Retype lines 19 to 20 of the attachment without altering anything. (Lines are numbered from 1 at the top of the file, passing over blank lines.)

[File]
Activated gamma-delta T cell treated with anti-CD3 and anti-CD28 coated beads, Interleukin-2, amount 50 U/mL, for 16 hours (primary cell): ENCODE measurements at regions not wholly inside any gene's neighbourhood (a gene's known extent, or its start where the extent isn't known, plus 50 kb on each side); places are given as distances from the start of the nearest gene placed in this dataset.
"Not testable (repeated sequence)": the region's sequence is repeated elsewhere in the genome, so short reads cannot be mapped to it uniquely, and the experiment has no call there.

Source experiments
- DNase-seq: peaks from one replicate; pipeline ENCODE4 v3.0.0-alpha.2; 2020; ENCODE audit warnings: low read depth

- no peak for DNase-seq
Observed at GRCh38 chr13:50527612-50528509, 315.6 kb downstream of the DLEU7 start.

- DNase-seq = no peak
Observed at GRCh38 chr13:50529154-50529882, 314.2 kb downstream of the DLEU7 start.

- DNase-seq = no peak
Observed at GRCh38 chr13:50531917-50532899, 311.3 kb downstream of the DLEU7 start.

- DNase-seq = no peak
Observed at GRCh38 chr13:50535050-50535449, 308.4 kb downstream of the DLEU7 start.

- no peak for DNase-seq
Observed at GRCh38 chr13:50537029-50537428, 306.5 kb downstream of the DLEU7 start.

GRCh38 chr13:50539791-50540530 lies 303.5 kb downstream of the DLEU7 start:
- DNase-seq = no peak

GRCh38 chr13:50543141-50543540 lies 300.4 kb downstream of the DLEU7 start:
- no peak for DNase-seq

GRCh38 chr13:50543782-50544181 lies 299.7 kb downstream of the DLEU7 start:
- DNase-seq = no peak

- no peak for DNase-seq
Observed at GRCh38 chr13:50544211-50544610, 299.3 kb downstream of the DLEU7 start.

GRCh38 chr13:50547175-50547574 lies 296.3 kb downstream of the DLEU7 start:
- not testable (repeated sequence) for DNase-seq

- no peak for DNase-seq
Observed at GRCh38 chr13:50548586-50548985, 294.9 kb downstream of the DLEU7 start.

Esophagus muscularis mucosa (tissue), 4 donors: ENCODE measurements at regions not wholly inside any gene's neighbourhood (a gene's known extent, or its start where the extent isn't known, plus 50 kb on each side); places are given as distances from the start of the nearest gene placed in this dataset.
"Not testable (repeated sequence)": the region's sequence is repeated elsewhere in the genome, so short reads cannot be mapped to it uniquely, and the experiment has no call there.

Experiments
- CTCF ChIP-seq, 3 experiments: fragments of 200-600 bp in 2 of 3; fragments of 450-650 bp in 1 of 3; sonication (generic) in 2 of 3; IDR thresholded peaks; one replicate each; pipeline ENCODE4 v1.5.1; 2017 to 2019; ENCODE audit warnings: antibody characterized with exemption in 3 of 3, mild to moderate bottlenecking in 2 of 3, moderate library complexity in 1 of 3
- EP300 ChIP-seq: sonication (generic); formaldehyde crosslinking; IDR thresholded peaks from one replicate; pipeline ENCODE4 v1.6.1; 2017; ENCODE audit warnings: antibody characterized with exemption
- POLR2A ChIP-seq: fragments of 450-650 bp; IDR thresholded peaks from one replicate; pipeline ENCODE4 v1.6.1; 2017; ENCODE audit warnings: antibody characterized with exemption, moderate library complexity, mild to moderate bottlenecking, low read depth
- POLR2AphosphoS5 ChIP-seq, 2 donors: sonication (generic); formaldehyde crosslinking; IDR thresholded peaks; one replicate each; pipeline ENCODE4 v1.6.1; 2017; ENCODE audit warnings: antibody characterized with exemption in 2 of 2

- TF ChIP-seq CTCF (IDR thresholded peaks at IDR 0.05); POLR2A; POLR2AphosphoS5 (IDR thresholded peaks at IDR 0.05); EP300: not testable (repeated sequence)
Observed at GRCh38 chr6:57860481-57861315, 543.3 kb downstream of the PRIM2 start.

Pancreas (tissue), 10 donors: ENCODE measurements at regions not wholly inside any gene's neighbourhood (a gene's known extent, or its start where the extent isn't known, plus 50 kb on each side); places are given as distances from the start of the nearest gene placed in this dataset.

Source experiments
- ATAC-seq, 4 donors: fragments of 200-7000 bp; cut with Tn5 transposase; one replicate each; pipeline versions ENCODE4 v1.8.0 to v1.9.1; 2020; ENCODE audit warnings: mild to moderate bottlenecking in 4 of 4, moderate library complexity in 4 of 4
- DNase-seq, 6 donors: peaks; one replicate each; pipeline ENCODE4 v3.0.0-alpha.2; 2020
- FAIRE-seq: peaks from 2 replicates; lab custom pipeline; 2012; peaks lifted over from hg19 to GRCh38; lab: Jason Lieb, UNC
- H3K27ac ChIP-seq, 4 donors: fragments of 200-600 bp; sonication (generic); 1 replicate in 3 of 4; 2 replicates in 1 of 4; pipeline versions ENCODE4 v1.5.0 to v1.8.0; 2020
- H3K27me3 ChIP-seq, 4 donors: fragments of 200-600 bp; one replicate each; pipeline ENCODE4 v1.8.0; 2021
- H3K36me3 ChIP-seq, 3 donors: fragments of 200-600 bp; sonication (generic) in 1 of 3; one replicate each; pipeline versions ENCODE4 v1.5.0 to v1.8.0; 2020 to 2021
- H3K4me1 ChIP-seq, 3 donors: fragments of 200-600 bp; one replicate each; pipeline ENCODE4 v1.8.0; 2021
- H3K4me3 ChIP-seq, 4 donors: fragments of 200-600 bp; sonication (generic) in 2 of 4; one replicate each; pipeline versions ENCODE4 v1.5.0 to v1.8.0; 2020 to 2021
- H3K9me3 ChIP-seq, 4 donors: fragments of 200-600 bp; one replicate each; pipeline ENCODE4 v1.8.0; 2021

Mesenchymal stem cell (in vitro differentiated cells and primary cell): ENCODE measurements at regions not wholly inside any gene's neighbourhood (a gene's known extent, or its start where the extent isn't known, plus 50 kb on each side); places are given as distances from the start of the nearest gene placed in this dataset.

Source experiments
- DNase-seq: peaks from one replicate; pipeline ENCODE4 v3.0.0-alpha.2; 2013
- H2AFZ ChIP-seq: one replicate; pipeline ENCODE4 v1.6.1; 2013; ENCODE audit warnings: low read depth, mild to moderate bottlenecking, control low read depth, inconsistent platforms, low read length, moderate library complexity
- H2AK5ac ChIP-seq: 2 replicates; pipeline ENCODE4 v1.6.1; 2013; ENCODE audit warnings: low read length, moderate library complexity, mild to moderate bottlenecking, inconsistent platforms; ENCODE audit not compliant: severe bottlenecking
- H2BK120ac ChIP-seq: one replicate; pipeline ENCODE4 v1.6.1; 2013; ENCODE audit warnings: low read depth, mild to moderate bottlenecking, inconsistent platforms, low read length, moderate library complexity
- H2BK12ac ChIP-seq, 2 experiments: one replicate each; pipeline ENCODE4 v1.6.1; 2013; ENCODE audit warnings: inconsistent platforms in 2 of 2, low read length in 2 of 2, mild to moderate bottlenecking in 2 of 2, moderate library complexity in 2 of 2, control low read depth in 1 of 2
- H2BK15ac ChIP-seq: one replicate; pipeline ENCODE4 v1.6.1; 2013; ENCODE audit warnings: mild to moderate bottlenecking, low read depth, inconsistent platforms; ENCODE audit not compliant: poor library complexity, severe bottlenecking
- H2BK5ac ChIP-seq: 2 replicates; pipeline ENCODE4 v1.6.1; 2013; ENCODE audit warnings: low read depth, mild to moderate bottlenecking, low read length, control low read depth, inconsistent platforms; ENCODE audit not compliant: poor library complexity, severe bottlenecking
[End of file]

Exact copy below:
GRCh38 chr13:50543782-50544181 lies 299.7 kb downstream of the DLEU7 start:
- DNase-seq = no peak